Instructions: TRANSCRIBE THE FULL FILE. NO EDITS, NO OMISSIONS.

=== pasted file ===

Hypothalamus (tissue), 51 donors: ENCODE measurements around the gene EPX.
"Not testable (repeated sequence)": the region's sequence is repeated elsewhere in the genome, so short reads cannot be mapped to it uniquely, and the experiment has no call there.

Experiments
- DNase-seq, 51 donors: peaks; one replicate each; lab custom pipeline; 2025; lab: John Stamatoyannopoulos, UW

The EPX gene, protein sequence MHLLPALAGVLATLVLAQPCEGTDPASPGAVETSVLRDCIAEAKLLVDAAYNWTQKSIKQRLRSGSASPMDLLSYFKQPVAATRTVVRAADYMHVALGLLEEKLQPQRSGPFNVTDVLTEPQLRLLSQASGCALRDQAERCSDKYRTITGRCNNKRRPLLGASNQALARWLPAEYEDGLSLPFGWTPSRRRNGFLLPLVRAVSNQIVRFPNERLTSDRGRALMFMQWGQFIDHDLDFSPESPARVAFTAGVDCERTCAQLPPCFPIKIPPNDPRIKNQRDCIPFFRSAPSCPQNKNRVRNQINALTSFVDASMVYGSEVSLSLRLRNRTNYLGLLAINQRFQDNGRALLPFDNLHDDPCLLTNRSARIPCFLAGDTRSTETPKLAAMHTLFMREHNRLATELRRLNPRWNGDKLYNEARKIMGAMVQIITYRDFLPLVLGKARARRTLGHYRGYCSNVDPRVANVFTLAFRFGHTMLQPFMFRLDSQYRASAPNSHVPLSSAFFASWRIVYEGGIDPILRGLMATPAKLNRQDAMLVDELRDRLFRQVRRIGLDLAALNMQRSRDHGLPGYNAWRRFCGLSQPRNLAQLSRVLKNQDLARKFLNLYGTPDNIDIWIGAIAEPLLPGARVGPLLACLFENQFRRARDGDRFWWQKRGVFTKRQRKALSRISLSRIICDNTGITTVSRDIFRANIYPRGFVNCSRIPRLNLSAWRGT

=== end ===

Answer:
Hypothalamus (tissue), 51 donors: ENCODE measurements around the gene EPX.
"Not testable (repeated sequence)": the region's sequence is repeated elsewhere in the genome, so short reads cannot be mapped to it uniquely, and the experiment has no call there.

Experiments
- DNase-seq, 51 donors: peaks; one replicate each; lab custom pipeline; 2025; lab: John Stamatoyannopoulos, UW

The EPX gene, protein sequence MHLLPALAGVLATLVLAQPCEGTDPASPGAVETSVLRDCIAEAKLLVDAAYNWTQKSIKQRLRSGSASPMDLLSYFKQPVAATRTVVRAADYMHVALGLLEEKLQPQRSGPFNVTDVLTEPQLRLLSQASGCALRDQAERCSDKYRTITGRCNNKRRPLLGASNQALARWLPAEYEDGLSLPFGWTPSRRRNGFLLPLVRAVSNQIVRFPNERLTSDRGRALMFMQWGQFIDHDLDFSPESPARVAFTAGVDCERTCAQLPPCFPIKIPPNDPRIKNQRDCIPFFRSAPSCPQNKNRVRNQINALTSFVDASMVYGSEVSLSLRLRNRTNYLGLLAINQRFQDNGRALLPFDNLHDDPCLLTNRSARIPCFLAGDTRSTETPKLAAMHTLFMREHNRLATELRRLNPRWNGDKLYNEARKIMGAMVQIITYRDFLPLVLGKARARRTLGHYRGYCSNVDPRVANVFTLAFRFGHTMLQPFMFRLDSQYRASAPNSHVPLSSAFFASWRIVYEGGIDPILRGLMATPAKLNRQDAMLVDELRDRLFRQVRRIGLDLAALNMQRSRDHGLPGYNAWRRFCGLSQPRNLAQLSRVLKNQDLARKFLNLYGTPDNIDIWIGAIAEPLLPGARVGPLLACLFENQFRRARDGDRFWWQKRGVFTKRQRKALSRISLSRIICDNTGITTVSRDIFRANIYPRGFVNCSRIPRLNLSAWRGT